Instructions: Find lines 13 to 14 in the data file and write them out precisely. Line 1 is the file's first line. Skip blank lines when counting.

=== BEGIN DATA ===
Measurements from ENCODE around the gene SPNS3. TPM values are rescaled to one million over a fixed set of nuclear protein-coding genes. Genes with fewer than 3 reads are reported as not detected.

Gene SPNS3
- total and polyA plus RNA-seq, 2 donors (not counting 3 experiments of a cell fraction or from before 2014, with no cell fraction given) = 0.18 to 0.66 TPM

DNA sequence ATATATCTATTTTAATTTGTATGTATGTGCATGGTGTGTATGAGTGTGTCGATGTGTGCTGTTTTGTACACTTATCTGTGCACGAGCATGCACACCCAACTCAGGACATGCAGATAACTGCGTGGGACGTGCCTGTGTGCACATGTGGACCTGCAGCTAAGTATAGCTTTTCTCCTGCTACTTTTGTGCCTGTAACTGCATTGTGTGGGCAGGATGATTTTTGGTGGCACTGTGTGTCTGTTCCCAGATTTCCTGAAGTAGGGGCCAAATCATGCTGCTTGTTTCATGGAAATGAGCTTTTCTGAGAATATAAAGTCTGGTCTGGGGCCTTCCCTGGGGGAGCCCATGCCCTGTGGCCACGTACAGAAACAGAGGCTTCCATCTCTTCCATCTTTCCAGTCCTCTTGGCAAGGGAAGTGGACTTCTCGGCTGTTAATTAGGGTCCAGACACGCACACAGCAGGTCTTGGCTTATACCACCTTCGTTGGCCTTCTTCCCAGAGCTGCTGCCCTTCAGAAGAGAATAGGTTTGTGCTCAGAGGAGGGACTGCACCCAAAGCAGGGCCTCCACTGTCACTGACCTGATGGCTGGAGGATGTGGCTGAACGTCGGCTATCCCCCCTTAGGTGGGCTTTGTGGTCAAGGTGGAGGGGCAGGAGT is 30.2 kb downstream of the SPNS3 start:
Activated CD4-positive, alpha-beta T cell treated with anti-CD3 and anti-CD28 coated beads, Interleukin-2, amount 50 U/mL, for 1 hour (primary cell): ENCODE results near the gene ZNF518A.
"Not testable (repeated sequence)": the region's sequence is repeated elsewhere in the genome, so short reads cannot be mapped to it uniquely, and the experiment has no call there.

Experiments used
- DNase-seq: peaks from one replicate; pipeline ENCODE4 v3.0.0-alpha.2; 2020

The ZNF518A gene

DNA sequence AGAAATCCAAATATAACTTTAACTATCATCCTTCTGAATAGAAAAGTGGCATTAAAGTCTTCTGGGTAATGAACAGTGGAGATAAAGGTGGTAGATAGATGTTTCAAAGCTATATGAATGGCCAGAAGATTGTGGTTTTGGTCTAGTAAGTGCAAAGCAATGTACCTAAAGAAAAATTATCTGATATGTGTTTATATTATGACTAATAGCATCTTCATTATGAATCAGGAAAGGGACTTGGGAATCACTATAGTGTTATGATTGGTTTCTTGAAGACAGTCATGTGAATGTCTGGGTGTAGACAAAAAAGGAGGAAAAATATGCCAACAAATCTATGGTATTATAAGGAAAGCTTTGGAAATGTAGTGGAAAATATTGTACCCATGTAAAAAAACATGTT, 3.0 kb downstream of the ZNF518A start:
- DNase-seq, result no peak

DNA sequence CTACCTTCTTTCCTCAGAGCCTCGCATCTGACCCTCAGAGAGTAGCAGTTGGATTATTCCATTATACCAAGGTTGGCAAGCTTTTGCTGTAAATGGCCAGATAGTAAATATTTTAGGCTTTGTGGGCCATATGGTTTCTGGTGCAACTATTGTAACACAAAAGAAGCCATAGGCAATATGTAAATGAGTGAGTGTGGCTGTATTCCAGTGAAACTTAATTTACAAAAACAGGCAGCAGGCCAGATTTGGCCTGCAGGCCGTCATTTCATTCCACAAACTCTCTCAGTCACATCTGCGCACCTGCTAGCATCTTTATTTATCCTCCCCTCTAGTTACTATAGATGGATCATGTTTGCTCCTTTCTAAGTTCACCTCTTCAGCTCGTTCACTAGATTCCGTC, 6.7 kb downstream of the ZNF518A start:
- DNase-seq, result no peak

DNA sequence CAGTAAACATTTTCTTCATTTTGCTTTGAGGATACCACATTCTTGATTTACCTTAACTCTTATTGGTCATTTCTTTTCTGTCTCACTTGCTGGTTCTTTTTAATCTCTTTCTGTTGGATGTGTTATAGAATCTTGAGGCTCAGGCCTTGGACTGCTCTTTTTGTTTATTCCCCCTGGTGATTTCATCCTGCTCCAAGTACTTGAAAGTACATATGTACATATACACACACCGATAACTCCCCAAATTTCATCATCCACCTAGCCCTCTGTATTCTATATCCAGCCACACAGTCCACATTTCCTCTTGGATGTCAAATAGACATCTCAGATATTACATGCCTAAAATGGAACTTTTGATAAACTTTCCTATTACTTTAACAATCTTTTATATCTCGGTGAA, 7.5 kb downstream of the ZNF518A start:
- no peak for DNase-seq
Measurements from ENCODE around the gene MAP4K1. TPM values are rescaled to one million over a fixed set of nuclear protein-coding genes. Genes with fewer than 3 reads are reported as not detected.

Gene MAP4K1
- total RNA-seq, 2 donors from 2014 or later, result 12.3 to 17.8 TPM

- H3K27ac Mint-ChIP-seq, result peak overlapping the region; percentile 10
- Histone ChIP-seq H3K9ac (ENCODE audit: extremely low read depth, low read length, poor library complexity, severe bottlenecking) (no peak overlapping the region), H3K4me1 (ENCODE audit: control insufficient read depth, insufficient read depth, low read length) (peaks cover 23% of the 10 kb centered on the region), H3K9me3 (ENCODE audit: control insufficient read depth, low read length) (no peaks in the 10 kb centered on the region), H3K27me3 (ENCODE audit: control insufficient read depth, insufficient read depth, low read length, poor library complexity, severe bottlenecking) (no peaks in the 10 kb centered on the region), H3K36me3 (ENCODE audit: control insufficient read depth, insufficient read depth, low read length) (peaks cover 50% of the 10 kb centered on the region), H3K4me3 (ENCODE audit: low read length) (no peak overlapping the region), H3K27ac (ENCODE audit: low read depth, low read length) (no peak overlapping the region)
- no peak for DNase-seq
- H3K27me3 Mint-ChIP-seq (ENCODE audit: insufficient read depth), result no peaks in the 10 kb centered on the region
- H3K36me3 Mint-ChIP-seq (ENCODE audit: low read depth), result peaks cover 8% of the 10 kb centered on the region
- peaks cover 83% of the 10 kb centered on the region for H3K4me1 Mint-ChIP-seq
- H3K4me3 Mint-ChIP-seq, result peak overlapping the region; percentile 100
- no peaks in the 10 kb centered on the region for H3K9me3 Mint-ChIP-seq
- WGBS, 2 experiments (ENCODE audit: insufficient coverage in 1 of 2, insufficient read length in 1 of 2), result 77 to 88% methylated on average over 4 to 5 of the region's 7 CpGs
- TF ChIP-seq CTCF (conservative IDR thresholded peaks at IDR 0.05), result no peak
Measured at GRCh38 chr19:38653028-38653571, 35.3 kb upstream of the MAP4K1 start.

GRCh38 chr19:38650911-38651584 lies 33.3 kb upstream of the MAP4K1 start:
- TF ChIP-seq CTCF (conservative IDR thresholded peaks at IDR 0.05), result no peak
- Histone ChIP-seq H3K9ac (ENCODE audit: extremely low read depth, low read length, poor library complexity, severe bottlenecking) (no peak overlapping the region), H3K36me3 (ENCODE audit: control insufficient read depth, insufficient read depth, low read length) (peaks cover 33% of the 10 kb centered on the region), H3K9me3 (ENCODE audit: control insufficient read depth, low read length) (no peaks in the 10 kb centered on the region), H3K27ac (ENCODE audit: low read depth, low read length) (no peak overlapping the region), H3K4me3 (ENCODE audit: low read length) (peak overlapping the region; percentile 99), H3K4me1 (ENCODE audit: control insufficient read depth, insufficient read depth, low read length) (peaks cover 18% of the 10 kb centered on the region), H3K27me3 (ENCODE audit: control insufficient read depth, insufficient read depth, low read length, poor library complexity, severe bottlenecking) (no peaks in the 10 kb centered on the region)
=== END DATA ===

- DNase-seq, result no peak

DNA sequence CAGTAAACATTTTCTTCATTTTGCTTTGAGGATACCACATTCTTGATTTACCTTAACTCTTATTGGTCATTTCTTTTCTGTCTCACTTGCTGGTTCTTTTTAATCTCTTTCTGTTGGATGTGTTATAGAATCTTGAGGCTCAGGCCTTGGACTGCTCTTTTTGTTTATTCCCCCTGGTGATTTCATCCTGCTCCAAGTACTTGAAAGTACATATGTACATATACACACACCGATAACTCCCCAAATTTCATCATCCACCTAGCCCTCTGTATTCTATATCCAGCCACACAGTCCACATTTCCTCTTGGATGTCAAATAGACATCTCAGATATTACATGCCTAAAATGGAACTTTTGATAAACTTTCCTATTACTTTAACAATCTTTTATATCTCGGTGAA, 7.5 kb downstream of the ZNF518A start: